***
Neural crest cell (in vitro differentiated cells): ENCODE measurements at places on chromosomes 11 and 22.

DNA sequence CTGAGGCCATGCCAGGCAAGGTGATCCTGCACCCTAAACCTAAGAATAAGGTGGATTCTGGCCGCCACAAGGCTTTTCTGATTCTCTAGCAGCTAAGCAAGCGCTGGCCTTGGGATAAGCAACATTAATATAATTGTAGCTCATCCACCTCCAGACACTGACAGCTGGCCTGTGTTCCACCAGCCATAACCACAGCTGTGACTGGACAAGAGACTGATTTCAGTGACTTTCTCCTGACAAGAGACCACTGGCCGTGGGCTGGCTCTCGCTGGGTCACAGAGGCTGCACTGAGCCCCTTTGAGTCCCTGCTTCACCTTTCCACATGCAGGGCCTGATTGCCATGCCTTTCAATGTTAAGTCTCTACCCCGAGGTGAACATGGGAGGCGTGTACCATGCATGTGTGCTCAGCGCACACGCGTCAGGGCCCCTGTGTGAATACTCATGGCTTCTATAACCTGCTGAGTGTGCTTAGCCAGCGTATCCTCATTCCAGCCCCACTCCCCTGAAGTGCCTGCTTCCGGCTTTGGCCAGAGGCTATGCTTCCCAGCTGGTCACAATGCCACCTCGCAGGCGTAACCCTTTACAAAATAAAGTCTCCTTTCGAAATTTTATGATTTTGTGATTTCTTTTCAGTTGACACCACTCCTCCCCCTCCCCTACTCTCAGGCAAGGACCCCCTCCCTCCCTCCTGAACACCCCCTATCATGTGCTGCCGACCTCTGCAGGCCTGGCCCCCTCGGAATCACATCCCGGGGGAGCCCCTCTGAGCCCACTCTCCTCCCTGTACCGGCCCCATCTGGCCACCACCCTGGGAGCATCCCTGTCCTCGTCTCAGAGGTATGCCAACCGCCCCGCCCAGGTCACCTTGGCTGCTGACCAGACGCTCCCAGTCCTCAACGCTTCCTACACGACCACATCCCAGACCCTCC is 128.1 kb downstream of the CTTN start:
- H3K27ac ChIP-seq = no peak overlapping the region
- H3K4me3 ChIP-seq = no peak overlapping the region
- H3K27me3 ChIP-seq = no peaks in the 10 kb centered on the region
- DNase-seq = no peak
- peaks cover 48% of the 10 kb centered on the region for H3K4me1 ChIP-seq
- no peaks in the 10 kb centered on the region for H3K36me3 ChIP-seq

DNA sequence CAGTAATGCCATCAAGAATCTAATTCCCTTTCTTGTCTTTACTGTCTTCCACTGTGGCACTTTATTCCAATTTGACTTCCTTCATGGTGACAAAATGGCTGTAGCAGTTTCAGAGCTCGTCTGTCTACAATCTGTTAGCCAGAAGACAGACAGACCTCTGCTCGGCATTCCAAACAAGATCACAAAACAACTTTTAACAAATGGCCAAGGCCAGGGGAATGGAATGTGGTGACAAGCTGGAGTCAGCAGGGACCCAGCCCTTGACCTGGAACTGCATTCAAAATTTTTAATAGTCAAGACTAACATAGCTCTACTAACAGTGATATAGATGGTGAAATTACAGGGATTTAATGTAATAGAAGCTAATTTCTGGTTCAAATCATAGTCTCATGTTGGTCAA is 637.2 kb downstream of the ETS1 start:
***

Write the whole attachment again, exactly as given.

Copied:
Neural crest cell (in vitro differentiated cells): ENCODE measurements at places on chromosomes 11 and 22.

DNA sequence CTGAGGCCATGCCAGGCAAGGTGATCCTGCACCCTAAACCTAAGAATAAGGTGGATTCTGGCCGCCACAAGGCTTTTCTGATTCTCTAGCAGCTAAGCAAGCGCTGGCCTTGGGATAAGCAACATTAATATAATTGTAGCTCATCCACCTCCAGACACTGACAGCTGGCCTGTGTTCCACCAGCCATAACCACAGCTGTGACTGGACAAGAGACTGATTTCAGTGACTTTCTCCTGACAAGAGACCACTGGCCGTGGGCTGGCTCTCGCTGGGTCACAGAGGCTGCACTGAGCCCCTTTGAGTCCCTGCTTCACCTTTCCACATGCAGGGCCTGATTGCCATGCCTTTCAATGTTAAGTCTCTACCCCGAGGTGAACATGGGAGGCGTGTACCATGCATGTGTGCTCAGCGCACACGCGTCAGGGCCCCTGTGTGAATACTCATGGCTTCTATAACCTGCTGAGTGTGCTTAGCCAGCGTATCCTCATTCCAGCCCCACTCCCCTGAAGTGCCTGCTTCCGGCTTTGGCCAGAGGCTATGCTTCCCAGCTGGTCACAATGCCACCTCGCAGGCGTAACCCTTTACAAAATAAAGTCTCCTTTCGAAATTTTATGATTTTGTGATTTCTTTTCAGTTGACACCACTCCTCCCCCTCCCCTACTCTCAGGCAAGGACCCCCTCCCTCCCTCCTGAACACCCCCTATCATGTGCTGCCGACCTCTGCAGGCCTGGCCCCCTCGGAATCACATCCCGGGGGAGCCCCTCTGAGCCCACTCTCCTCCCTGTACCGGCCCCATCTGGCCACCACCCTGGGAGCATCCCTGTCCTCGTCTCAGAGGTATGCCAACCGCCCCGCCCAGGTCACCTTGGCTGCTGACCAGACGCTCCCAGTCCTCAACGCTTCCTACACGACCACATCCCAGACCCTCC is 128.1 kb downstream of the CTTN start:
- H3K27ac ChIP-seq = no peak overlapping the region
- H3K4me3 ChIP-seq = no peak overlapping the region
- H3K27me3 ChIP-seq = no peaks in the 10 kb centered on the region
- DNase-seq = no peak
- peaks cover 48% of the 10 kb centered on the region for H3K4me1 ChIP-seq
- no peaks in the 10 kb centered on the region for H3K36me3 ChIP-seq

DNA sequence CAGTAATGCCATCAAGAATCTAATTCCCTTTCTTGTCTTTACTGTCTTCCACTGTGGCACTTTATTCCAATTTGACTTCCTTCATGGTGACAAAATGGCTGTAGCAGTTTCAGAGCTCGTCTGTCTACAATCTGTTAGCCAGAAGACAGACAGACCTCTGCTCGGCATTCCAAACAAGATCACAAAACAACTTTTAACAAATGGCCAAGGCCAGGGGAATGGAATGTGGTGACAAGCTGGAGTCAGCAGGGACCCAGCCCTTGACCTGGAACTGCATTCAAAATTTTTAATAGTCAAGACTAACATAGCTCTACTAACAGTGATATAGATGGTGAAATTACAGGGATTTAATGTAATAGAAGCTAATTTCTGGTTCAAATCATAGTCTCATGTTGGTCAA is 637.2 kb downstream of the ETS1 start: